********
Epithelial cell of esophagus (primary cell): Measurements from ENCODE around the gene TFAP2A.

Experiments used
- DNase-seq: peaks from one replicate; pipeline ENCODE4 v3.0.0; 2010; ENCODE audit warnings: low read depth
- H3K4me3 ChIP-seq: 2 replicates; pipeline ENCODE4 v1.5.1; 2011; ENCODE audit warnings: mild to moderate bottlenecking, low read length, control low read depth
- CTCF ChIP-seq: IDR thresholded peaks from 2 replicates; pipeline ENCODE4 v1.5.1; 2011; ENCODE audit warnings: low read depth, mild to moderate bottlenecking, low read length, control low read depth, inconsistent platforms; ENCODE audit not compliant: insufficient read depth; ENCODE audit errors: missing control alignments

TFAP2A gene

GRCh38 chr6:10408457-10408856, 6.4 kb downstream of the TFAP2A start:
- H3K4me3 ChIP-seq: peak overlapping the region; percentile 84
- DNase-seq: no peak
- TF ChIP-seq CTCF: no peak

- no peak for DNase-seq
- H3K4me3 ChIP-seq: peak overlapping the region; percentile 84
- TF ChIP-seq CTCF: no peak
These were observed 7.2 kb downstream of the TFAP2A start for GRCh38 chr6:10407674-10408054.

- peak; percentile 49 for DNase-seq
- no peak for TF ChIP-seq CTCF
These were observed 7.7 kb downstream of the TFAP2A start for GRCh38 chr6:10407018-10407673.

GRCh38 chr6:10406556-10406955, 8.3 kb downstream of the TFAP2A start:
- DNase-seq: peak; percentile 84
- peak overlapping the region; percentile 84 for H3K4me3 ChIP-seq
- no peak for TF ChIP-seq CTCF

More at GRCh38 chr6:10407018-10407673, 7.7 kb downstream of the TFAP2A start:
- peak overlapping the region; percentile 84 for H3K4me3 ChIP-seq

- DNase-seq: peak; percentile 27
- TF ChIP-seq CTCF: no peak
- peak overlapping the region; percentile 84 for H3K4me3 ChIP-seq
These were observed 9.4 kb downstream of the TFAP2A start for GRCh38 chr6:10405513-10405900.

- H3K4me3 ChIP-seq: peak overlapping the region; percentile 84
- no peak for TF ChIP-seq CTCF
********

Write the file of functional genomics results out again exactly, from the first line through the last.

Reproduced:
Epithelial cell of esophagus (primary cell): Measurements from ENCODE around the gene TFAP2A.

Experiments used
- DNase-seq: peaks from one replicate; pipeline ENCODE4 v3.0.0; 2010; ENCODE audit warnings: low read depth
- H3K4me3 ChIP-seq: 2 replicates; pipeline ENCODE4 v1.5.1; 2011; ENCODE audit warnings: mild to moderate bottlenecking, low read length, control low read depth
- CTCF ChIP-seq: IDR thresholded peaks from 2 replicates; pipeline ENCODE4 v1.5.1; 2011; ENCODE audit warnings: low read depth, mild to moderate bottlenecking, low read length, control low read depth, inconsistent platforms; ENCODE audit not compliant: insufficient read depth; ENCODE audit errors: missing control alignments

TFAP2A gene

GRCh38 chr6:10408457-10408856, 6.4 kb downstream of the TFAP2A start:
- H3K4me3 ChIP-seq: peak overlapping the region; percentile 84
- DNase-seq: no peak
- TF ChIP-seq CTCF: no peak

- no peak for DNase-seq
- H3K4me3 ChIP-seq: peak overlapping the region; percentile 84
- TF ChIP-seq CTCF: no peak
These were observed 7.2 kb downstream of the TFAP2A start for GRCh38 chr6:10407674-10408054.

- peak; percentile 49 for DNase-seq
- no peak for TF ChIP-seq CTCF
These were observed 7.7 kb downstream of the TFAP2A start for GRCh38 chr6:10407018-10407673.

GRCh38 chr6:10406556-10406955, 8.3 kb downstream of the TFAP2A start:
- DNase-seq: peak; percentile 84
- peak overlapping the region; percentile 84 for H3K4me3 ChIP-seq
- no peak for TF ChIP-seq CTCF

More at GRCh38 chr6:10407018-10407673, 7.7 kb downstream of the TFAP2A start:
- peak overlapping the region; percentile 84 for H3K4me3 ChIP-seq

- DNase-seq: peak; percentile 27
- TF ChIP-seq CTCF: no peak
- peak overlapping the region; percentile 84 for H3K4me3 ChIP-seq
These were observed 9.4 kb downstream of the TFAP2A start for GRCh38 chr6:10405513-10405900.

- H3K4me3 ChIP-seq: peak overlapping the region; percentile 84
- no peak for TF ChIP-seq CTCF